NETL manages a vast portfolio of carbon capture research and development (R&D) projects that are successfully reducing costs to ensure the availability of clean, reliable and affordable energy from America’s abundant domestic resources. In 2007, the Administrator of the U.S. Environmental Protection Agency found that current and projected atmospheric concentrations of greenhouse gases, including carbon dioxide, threaten the public health and welfare of current and future generations.  Carbon capture technologies reduce greenhouse gas emissions into the atmosphere by capturing carbon dioxide from fossil energy-fueled power plants; however, existing technologies add additional costs for industry and consumers. NETL is leveraging cutting-edge research facilities, world-class technical expertise and strategic collaborations to develop efficient and economical solutions that make carbon capture technology viable for decades to come.
TUBE
NETL is battling the destructive effects of corrosion and other risks to the natural gas pipeline infrastructure by developing fiber-optic sensor systems that can monitor vital natural gas pipelines from within. The data will provide critical information for early detection and help avoid expensive pipeline failures to maintain affordable, reliable energy for consumers. Natural gas pipelines are arteries that fuel many of the nation’s fossil-energy power plants. However, like all metals, every inch of pipe is susceptible to corrosion. According to worldwide corrosion authority NACE International, corrosion adds billions of dollars to operation and maintenance expenses each year. Amongst other benefits, mitigating these preventable costs could result in lower energy bills for consumers.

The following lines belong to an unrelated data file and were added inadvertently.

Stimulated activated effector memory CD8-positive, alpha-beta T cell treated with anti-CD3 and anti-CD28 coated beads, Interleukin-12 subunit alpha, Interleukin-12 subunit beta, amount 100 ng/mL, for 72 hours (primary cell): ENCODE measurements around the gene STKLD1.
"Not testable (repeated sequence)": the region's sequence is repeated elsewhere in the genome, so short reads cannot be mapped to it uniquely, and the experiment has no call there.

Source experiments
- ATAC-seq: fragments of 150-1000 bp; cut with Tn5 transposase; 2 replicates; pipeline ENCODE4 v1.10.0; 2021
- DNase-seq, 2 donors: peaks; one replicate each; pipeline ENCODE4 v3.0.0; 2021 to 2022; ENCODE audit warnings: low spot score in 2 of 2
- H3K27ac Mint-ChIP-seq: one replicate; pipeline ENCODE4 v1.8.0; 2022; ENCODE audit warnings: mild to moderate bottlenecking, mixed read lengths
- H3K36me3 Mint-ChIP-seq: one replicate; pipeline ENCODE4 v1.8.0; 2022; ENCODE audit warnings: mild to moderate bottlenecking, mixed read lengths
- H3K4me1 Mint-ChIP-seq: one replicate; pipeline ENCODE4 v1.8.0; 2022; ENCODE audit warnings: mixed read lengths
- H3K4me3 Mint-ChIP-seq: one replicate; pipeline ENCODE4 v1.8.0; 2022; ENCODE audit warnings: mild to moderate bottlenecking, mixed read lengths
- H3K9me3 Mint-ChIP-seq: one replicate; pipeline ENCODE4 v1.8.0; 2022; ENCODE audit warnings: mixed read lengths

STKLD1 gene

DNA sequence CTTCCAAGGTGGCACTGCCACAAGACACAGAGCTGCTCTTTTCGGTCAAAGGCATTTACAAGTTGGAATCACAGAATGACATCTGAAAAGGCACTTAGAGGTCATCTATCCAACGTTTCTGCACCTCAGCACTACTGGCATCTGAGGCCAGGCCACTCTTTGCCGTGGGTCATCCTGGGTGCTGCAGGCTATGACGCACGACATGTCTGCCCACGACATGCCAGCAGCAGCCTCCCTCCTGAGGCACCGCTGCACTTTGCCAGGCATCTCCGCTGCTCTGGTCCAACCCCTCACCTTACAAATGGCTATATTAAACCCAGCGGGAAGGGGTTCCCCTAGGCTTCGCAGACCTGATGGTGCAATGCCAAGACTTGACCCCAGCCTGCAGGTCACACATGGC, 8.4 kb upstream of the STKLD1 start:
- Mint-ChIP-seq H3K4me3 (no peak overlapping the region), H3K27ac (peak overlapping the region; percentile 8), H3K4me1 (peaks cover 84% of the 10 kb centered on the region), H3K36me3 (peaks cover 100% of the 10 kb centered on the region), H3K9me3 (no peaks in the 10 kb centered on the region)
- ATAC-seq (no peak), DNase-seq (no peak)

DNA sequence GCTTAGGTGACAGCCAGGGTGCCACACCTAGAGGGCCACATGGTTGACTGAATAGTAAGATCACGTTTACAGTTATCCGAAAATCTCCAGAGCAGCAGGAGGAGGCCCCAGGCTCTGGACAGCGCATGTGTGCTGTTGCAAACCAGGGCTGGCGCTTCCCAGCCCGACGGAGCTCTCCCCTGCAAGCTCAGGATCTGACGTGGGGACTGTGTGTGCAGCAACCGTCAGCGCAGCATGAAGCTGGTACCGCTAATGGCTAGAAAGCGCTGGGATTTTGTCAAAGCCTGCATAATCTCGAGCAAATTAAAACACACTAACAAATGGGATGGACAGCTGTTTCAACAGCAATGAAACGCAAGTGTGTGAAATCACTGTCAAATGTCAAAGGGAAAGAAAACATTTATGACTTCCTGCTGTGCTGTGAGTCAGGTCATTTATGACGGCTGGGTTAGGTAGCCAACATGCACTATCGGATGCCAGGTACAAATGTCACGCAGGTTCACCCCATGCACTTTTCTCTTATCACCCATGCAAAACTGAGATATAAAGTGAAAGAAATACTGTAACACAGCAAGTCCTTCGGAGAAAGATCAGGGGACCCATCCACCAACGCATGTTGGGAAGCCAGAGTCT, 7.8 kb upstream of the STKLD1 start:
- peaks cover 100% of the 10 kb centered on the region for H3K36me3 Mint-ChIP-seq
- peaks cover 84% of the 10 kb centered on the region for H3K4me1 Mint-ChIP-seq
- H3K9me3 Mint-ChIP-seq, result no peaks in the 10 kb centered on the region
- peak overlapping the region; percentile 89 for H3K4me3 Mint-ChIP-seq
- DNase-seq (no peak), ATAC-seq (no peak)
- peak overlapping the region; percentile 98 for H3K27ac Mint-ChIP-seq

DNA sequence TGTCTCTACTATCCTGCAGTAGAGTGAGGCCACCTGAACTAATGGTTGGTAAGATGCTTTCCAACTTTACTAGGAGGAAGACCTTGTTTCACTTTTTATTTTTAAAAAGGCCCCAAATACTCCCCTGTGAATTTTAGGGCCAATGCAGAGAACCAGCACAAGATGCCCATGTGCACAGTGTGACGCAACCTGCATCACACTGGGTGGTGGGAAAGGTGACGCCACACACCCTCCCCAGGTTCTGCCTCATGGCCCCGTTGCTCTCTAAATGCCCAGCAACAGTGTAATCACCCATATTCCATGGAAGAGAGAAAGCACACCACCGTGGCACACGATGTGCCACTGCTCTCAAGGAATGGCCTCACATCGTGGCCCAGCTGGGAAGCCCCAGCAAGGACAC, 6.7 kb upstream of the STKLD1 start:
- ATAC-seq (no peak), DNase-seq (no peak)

DOE Cyber
NETL’s Chief Information Officer Antonio Ferreira, Ph.D., and Kelly Rose, Ph.D., a geo-data scientist in the Lab’s Research and Innovation Center, participated in the U.S. Department of Energy’s (DOE) Cyber Conference, May 14-16, 2019, in Denver, Colorado. The conference brought together the DOE enterprise, federal interagency partners, academia, international collaborators and private industry to advance cyber and information technology (IT) modernization efforts across DOE's diverse and shared missions.